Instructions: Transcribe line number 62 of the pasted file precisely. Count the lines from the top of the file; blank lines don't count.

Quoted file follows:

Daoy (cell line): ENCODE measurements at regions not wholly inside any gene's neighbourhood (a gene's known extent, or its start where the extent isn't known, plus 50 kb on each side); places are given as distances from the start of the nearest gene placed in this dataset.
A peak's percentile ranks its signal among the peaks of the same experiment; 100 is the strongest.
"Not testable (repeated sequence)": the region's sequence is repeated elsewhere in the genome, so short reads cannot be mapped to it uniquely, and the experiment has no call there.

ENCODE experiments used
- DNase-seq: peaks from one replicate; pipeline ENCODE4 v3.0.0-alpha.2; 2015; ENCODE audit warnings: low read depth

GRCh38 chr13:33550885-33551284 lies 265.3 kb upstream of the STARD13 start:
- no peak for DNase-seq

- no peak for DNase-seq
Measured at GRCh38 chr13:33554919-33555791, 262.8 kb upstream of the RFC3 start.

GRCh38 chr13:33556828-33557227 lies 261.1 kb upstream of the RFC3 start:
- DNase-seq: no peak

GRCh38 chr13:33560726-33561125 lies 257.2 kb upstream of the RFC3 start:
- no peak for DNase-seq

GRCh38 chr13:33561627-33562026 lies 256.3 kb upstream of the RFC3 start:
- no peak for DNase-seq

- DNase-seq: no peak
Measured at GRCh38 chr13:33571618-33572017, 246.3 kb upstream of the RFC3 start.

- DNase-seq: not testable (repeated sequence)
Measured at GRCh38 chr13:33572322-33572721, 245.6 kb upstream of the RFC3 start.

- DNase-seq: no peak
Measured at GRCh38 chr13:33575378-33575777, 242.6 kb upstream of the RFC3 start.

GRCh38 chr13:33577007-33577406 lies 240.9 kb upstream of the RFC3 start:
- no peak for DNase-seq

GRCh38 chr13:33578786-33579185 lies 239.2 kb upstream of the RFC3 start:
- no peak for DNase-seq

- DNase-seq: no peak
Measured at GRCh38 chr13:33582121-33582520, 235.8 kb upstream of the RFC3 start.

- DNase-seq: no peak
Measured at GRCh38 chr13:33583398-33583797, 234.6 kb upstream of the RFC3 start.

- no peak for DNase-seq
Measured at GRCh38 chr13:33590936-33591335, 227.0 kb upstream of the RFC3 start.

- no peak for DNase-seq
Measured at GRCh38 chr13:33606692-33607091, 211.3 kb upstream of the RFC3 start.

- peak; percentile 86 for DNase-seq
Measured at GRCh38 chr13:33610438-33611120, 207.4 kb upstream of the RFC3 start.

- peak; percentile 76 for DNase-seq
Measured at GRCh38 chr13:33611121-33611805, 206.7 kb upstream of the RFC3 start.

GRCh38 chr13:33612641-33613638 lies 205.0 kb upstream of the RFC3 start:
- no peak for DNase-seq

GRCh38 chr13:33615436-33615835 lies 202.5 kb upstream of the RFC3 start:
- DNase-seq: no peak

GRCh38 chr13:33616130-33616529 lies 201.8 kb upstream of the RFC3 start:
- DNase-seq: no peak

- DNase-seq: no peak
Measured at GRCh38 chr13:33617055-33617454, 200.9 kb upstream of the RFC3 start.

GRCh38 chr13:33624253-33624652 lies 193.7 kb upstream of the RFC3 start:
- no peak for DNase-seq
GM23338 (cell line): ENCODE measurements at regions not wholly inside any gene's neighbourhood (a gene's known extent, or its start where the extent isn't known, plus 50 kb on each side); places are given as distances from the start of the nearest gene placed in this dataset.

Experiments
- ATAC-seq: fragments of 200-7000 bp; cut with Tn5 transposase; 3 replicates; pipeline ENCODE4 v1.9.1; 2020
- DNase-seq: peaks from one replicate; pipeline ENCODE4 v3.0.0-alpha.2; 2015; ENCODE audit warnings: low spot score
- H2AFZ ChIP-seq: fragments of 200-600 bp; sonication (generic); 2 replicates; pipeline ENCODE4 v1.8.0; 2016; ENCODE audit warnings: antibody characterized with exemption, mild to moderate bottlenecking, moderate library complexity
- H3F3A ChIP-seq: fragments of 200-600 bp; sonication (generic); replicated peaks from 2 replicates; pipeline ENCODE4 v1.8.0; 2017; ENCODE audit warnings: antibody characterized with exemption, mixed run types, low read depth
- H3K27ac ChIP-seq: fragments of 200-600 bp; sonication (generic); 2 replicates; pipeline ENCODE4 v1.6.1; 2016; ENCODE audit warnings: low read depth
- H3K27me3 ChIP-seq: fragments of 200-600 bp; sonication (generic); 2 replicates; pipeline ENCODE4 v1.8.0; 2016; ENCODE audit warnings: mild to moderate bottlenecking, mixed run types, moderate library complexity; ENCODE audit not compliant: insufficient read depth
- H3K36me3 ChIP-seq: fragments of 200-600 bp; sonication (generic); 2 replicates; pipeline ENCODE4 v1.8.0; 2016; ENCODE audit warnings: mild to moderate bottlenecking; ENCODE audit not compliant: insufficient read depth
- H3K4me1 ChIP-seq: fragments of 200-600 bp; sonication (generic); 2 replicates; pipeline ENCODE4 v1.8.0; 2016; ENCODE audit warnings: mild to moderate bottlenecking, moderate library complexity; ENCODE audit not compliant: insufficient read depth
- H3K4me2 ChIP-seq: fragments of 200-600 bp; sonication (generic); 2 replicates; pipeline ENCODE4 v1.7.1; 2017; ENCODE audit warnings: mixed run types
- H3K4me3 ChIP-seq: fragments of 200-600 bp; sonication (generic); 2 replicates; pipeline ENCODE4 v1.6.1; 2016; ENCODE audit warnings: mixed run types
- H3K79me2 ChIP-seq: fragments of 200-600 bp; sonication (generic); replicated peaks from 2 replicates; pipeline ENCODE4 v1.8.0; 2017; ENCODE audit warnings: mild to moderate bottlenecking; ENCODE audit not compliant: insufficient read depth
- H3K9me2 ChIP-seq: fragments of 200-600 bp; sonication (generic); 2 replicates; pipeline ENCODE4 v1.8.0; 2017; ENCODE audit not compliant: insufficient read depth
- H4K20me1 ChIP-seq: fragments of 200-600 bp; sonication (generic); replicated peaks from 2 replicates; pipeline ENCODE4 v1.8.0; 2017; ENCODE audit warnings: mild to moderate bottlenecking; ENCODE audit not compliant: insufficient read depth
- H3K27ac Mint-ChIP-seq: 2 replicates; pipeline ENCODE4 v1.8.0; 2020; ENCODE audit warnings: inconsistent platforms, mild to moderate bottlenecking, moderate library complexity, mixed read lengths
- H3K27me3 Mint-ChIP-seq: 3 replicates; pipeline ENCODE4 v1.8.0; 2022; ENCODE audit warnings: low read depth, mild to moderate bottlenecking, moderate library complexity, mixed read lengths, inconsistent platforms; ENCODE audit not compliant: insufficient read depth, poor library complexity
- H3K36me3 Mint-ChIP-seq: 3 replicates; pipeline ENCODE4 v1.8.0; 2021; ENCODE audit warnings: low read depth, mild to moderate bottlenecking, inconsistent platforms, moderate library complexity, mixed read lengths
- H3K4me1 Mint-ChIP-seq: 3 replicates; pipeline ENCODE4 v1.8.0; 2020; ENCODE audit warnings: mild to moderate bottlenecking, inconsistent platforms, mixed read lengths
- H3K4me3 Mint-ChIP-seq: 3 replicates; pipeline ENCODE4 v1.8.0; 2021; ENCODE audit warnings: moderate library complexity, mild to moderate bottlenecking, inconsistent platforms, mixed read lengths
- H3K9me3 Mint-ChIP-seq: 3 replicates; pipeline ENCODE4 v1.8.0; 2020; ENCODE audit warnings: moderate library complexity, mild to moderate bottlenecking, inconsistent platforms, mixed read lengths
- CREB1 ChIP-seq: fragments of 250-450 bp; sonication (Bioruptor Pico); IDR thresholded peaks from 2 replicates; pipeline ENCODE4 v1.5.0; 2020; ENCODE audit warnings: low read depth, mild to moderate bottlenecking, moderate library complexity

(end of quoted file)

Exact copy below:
- H4K20me1 ChIP-seq: fragments of 200-600 bp; sonication (generic); replicated peaks from 2 replicates; pipeline ENCODE4 v1.8.0; 2017; ENCODE audit warnings: mild to moderate bottlenecking; ENCODE audit not compliant: insufficient read depth